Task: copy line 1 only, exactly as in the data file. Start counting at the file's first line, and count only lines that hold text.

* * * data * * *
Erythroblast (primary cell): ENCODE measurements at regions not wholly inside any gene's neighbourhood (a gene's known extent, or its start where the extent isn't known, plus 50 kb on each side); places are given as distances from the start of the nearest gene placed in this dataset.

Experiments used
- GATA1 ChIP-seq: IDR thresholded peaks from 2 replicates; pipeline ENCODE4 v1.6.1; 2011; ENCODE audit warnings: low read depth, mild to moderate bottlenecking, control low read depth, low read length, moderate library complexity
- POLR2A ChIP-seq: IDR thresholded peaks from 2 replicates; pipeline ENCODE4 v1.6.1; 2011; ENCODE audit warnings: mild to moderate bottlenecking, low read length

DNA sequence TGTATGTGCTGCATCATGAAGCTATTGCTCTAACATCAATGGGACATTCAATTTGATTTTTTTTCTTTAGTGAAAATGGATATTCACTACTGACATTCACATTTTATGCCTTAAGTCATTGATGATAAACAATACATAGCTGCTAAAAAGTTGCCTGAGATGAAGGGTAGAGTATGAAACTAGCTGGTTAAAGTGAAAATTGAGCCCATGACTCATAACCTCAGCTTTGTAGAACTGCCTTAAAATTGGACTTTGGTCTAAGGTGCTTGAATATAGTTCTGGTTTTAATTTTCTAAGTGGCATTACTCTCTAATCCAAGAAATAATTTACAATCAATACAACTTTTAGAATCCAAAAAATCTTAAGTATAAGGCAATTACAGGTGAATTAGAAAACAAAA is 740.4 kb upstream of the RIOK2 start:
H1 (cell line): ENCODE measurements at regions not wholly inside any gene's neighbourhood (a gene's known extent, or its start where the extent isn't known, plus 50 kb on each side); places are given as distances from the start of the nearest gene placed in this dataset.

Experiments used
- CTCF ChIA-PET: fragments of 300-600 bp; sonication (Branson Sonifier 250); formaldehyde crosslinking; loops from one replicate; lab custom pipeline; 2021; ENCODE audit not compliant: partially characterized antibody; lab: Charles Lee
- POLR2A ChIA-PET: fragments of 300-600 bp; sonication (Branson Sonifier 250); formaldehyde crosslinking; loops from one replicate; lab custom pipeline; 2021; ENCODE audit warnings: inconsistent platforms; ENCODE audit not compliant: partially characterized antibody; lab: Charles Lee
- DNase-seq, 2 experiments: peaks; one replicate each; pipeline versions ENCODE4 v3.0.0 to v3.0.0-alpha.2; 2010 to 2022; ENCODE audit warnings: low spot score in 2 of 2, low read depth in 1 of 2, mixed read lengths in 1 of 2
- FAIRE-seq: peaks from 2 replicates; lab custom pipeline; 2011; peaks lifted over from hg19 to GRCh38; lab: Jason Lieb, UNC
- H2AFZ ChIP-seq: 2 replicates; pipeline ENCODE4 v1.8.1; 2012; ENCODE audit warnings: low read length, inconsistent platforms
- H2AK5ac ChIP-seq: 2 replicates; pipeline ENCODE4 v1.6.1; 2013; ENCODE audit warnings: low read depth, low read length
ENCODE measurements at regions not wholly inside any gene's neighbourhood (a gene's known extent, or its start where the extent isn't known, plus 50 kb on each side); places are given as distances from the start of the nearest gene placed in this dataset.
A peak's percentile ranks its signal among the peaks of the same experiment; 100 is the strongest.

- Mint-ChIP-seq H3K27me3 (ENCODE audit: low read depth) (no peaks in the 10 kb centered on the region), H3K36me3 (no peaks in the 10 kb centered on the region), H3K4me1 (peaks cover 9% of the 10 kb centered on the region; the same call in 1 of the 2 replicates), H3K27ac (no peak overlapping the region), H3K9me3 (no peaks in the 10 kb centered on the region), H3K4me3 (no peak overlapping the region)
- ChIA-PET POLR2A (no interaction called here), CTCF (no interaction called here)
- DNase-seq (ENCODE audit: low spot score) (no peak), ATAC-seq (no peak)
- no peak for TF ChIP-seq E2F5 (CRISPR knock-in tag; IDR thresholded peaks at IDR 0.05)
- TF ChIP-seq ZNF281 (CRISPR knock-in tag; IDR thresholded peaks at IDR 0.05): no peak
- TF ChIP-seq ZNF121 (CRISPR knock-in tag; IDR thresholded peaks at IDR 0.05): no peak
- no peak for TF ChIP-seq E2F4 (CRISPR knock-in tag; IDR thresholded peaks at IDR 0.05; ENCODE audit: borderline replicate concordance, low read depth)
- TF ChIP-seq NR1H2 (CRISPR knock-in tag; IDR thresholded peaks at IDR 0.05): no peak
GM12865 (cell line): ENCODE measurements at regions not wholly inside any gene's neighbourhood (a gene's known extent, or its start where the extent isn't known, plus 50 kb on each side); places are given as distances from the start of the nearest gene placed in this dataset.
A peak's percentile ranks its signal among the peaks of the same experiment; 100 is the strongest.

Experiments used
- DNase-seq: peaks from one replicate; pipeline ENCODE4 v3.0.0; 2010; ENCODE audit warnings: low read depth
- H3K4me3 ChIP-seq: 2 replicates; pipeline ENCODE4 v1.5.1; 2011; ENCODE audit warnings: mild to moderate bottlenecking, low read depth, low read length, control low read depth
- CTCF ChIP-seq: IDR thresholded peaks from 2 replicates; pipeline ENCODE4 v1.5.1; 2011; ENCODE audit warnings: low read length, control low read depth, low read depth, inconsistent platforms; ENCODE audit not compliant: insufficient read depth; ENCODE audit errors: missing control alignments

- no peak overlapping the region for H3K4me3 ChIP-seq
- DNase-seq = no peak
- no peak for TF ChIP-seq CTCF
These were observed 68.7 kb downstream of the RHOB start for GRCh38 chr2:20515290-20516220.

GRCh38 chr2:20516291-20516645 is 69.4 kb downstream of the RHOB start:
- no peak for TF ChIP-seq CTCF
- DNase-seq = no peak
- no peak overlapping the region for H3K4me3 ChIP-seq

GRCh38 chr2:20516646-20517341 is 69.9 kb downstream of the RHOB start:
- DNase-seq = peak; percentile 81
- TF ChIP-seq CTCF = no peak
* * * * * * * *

Erythroblast (primary cell): ENCODE measurements at regions not wholly inside any gene's neighbourhood (a gene's known extent, or its start where the extent isn't known, plus 50 kb on each side); places are given as distances from the start of the nearest gene placed in this dataset.